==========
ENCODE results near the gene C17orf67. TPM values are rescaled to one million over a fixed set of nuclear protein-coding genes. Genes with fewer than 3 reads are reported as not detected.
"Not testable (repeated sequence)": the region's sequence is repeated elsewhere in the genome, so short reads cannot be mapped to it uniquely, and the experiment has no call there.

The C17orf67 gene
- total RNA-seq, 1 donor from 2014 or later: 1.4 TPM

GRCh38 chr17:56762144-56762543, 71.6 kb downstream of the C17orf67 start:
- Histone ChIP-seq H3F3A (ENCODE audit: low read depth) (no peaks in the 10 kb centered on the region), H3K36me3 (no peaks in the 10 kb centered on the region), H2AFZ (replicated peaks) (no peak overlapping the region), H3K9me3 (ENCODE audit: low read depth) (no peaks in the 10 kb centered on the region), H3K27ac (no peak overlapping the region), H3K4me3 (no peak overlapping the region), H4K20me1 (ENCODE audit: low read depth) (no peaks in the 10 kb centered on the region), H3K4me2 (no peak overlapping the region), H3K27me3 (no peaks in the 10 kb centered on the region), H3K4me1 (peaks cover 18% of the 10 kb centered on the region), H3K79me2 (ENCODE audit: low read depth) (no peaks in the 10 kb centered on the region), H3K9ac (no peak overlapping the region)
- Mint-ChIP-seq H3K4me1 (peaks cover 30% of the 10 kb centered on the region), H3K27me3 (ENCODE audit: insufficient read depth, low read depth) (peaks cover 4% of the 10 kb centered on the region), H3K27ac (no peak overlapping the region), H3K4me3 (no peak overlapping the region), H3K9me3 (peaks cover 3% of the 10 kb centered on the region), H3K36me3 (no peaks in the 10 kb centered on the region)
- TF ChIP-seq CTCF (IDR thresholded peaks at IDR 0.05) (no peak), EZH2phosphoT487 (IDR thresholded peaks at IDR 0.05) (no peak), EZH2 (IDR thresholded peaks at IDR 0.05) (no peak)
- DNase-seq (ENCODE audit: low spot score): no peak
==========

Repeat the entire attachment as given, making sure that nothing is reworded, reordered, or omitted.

ENCODE results near the gene C17orf67. TPM values are rescaled to one million over a fixed set of nuclear protein-coding genes. Genes with fewer than 3 reads are reported as not detected.
"Not testable (repeated sequence)": the region's sequence is repeated elsewhere in the genome, so short reads cannot be mapped to it uniquely, and the experiment has no call there.

The C17orf67 gene
- total RNA-seq, 1 donor from 2014 or later: 1.4 TPM

GRCh38 chr17:56762144-56762543, 71.6 kb downstream of the C17orf67 start:
- Histone ChIP-seq H3F3A (ENCODE audit: low read depth) (no peaks in the 10 kb centered on the region), H3K36me3 (no peaks in the 10 kb centered on the region), H2AFZ (replicated peaks) (no peak overlapping the region), H3K9me3 (ENCODE audit: low read depth) (no peaks in the 10 kb centered on the region), H3K27ac (no peak overlapping the region), H3K4me3 (no peak overlapping the region), H4K20me1 (ENCODE audit: low read depth) (no peaks in the 10 kb centered on the region), H3K4me2 (no peak overlapping the region), H3K27me3 (no peaks in the 10 kb centered on the region), H3K4me1 (peaks cover 18% of the 10 kb centered on the region), H3K79me2 (ENCODE audit: low read depth) (no peaks in the 10 kb centered on the region), H3K9ac (no peak overlapping the region)
- Mint-ChIP-seq H3K4me1 (peaks cover 30% of the 10 kb centered on the region), H3K27me3 (ENCODE audit: insufficient read depth, low read depth) (peaks cover 4% of the 10 kb centered on the region), H3K27ac (no peak overlapping the region), H3K4me3 (no peak overlapping the region), H3K9me3 (peaks cover 3% of the 10 kb centered on the region), H3K36me3 (no peaks in the 10 kb centered on the region)
- TF ChIP-seq CTCF (IDR thresholded peaks at IDR 0.05) (no peak), EZH2phosphoT487 (IDR thresholded peaks at IDR 0.05) (no peak), EZH2 (IDR thresholded peaks at IDR 0.05) (no peak)
- DNase-seq (ENCODE audit: low spot score): no peak